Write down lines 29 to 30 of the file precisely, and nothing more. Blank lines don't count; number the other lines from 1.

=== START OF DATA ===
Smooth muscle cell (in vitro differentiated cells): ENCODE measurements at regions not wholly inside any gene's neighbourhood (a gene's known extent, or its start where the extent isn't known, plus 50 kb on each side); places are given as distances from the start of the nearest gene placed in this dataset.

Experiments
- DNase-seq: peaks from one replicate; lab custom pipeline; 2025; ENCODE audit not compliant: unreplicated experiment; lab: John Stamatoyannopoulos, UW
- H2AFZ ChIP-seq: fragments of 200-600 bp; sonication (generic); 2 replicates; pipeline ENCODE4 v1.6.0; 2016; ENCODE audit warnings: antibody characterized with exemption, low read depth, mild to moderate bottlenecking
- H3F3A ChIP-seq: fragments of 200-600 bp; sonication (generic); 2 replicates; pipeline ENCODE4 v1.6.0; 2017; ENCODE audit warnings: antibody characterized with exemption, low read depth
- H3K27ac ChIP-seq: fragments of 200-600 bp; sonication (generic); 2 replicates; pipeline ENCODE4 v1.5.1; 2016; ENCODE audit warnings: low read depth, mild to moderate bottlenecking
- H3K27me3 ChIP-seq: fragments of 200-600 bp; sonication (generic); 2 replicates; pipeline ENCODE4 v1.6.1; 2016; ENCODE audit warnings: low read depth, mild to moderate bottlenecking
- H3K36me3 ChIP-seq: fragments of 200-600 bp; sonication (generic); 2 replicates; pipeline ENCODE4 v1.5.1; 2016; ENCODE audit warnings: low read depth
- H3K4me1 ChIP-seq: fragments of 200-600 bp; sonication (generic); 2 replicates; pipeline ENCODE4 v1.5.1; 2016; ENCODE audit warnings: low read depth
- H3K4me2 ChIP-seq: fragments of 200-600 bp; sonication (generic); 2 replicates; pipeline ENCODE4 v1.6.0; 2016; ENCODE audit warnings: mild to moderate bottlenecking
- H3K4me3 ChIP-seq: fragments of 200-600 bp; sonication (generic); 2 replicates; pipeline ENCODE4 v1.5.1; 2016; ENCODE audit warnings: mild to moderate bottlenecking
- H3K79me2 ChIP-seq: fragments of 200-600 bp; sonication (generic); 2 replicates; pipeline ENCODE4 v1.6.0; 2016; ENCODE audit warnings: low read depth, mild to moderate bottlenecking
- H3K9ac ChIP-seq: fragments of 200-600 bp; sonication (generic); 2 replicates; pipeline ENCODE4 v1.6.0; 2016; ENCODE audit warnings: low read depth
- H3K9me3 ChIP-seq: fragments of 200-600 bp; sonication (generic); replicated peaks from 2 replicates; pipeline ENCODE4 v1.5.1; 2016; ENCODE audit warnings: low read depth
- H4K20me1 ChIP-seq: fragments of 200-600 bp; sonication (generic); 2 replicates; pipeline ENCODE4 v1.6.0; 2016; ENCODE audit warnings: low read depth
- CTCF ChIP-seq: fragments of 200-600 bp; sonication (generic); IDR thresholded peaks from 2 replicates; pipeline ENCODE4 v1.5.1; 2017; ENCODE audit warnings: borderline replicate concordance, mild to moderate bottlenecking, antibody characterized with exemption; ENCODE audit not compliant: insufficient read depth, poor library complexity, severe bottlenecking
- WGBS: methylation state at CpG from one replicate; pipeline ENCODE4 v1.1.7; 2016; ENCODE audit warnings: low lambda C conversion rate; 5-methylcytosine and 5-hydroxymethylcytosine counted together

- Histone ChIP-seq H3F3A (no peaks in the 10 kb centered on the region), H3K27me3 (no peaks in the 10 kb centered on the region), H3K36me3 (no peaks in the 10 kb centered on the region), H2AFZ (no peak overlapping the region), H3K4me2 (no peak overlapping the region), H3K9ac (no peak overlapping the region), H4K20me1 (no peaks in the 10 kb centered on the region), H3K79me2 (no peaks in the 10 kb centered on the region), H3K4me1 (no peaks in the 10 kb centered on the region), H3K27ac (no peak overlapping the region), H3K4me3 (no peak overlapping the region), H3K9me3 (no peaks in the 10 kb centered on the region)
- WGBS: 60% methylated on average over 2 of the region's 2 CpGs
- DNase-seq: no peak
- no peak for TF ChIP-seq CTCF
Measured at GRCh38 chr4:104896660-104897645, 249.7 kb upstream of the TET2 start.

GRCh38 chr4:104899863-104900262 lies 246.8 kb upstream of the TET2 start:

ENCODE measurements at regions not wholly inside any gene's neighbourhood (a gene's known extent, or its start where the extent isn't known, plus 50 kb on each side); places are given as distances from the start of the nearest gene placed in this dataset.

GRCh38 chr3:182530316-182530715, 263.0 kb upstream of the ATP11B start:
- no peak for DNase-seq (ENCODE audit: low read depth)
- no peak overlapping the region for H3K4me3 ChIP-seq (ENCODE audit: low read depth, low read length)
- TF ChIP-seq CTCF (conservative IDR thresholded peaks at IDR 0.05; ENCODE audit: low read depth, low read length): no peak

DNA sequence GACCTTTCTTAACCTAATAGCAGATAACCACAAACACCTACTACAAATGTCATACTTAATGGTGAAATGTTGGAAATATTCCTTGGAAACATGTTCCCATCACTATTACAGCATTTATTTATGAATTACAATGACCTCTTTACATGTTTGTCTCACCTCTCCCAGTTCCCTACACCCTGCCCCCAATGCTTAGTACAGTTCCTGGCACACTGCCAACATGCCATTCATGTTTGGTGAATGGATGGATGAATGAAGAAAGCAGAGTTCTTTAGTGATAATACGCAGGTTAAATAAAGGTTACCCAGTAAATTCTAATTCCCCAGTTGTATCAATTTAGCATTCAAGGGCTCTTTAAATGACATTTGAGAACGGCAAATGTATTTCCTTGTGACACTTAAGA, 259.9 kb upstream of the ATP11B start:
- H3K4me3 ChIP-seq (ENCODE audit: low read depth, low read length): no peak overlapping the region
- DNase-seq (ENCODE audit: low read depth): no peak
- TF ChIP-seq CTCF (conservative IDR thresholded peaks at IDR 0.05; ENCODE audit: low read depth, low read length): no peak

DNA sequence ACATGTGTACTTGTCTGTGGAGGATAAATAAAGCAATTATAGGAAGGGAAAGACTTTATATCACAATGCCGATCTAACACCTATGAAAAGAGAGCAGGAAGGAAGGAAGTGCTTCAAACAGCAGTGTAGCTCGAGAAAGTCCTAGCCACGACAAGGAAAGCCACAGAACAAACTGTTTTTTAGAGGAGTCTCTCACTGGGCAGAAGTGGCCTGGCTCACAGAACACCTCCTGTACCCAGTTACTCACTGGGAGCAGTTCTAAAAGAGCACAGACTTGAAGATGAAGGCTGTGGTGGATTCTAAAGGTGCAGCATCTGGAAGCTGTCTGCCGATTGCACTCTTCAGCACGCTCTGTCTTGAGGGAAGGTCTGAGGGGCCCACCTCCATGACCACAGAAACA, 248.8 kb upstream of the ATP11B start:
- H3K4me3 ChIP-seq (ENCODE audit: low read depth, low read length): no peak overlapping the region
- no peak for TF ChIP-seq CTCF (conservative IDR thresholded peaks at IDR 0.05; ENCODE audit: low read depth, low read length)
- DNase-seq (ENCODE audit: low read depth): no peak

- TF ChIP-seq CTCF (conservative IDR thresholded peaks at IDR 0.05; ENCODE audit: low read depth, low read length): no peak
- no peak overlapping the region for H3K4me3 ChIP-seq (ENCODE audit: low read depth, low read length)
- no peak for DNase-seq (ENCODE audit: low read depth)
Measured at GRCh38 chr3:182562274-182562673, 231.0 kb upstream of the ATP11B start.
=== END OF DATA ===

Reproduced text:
DNA sequence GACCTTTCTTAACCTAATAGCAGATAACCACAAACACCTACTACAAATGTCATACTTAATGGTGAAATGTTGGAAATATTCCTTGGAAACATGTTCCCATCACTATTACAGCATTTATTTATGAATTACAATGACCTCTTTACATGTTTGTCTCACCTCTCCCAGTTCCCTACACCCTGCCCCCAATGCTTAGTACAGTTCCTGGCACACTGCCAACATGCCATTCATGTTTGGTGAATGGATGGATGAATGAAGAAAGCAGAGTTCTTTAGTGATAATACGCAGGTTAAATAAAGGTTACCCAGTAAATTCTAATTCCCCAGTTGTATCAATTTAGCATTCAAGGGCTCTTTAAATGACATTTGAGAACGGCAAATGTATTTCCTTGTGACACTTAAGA, 259.9 kb upstream of the ATP11B start:
- H3K4me3 ChIP-seq (ENCODE audit: low read depth, low read length): no peak overlapping the region